Pricing / entry cost for this tool
frny4x at yahoo.com
Fri Nov 25 21:21:37 CST 2005
Thanks, Dan, and others for the dialog on this.
I just have seen so many times in my life products that had So much potential for a larger base, only for it never to happen because of the steep entry costs.
The $99 entry point for Dreamcard is certainly good - and better than the entry point for many tools out there.
OTOH, I would always argue to Any tool maker that - the revenue generated by tire kickers is minimal. Loss of that revenue would not significantly change the financial equation for any tool maker. But, the door opens to Much Greater revenue when you have scenarios like - 0$ to use the IDE idefinitely, and $X when you deploy your applications. You catch more long term fish that way.
Part of this is also personal for me. I lived times when I could throw money at tools until one stuck to the wall, and now I live during times when that is impossible.
Anyway, glad to have found the tool - and this list. Looks like a good crowd and very helpful dialog.
Dan Shafer <revdan at danshafer.com> wrote:
Thanks for sharing your perspective. I don't *entirely* agree but I
don't think you're off the deep end, either.
You said, "I'm going to finish evaluating this, and I'm going to
start my project, but I won't be done in 30 days, and my journey will
probably end there. Maybe I'm in the minority, but I can't afford to
lay out for tools anymore until I Know I'm going to get across the
finish line with something of value to sell."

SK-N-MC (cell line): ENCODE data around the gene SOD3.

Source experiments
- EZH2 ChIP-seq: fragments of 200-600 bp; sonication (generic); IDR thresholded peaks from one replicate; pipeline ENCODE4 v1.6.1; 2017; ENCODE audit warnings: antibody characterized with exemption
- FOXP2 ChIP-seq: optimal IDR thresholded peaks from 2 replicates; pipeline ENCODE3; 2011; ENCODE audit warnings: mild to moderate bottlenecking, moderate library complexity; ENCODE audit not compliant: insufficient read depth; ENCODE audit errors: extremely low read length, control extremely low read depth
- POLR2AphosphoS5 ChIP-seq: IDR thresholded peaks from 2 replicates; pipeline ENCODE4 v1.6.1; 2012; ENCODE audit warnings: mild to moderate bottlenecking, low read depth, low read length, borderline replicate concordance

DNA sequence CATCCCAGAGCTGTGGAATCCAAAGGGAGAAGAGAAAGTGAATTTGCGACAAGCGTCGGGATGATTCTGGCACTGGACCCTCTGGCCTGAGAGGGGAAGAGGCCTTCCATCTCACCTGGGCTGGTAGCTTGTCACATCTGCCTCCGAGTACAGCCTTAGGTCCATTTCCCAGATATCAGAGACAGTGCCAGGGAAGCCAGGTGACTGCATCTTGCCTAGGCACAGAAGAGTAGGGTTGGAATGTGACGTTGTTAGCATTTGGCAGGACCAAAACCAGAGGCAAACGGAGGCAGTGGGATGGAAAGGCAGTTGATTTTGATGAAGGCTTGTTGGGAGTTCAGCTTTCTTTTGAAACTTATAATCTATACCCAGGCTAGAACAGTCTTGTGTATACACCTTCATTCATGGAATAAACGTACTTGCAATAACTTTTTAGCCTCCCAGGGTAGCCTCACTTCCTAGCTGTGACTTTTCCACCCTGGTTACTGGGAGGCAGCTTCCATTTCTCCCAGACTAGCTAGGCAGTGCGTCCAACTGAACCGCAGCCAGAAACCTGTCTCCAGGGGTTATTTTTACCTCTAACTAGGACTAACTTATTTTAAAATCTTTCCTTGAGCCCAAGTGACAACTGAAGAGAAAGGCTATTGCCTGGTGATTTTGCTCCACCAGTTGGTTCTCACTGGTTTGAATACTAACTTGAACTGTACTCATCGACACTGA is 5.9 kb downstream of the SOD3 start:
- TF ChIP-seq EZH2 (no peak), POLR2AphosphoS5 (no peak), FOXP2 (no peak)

I noticed the other day that one or Revolution's very few
competitors, RealBasic, has an interesting policy that I hadn't been
aware of before. When your evaluation license expires, they have an
option on the notification dialog to request an extension of time to
continue the evaluation. For kicks, I hit that option and within a
short time I got a new eval license in email. That seems sensible to
me. Rev *is* a big product and although I know that once you know how
productive you can be its price seems if anything too low, the fact
is that if you don't know that for sure, forking over a few hundred
bucks to confirm your suspicions may be asking too much of some folks.
Obviously the company can track such requests and decide at some
point that you've had long enough to evaluate the product and not
grant any extensions. That would keep tire-kickers from using the
product and never buying it.
OTOH, Frank, if you get to 30 days and you've actually spent serious
time with Revolution you will have built at least a few things,
perhaps even part of your planned first application, and then to
decide that you can't afford to pay for a tool you're not sure you
can use to produce something of value to sell may be a very short-
sighted decision indeed. I hope you don't make that one.
Dan Shafer, Information Product Consultant and Author
Get my book, "Revolution: Software at the Speed of Thought"
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